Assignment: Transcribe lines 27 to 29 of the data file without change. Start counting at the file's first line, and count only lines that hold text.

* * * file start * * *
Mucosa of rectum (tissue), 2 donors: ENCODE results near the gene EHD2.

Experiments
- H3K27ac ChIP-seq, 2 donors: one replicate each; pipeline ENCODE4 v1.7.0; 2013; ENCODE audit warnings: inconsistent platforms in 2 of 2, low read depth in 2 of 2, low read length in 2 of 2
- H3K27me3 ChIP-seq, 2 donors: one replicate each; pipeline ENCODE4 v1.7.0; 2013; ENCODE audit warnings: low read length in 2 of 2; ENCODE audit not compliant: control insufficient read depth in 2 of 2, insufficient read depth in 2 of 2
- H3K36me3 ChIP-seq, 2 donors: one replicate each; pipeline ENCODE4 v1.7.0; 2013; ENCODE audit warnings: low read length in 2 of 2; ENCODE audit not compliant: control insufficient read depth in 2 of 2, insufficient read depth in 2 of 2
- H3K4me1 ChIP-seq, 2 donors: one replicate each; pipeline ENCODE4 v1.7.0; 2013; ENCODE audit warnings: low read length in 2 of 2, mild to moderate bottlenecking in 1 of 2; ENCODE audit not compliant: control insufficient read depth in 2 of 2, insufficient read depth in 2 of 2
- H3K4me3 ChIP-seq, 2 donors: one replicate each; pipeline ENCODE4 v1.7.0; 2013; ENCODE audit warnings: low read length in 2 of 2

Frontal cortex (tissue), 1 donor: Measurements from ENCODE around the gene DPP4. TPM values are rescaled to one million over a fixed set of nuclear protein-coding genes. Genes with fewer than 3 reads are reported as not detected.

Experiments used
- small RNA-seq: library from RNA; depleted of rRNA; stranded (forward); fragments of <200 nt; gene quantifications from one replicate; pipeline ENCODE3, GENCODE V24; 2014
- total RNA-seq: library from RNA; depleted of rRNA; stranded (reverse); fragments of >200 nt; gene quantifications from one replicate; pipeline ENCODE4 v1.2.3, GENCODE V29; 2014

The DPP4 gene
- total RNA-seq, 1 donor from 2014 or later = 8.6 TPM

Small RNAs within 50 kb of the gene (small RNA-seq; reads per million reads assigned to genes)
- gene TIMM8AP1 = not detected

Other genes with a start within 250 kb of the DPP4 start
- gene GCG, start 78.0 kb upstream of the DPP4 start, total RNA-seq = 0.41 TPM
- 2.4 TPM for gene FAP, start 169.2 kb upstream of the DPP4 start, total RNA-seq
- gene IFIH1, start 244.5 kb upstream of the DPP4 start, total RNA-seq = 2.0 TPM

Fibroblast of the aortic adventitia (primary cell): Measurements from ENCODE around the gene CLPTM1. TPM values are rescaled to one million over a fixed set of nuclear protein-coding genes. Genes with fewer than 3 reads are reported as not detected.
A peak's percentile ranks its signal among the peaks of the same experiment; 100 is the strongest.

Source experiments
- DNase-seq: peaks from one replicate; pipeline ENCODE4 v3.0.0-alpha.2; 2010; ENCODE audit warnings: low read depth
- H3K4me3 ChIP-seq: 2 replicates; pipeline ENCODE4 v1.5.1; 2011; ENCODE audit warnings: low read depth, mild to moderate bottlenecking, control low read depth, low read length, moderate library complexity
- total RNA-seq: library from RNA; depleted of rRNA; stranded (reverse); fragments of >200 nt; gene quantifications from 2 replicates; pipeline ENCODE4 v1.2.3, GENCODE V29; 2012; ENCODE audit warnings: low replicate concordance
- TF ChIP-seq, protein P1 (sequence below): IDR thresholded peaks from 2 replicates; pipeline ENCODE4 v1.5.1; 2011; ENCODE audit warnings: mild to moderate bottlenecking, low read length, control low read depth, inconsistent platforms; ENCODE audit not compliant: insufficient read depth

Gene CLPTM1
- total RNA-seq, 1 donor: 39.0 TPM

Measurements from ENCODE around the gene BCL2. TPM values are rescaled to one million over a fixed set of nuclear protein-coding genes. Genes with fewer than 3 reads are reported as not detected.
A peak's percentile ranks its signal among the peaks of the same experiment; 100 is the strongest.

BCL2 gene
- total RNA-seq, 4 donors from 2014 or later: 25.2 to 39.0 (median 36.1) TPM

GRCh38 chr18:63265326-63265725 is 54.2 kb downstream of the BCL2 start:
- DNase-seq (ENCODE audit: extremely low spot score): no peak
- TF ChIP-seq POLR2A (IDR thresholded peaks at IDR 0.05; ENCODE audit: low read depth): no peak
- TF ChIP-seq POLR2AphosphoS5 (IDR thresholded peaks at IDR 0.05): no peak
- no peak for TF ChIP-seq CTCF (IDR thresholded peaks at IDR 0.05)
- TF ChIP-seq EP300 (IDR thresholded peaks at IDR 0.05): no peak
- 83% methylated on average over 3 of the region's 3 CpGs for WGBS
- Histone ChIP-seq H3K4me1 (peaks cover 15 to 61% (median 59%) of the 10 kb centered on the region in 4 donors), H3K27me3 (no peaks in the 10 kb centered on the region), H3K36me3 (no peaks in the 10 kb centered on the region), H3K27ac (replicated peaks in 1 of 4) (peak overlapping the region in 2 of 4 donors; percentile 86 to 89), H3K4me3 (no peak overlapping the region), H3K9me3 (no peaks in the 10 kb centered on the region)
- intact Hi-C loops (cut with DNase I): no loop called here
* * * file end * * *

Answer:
Gene CLPTM1
- total RNA-seq, 1 donor: 39.0 TPM

Measurements from ENCODE around the gene BCL2. TPM values are rescaled to one million over a fixed set of nuclear protein-coding genes. Genes with fewer than 3 reads are reported as not detected.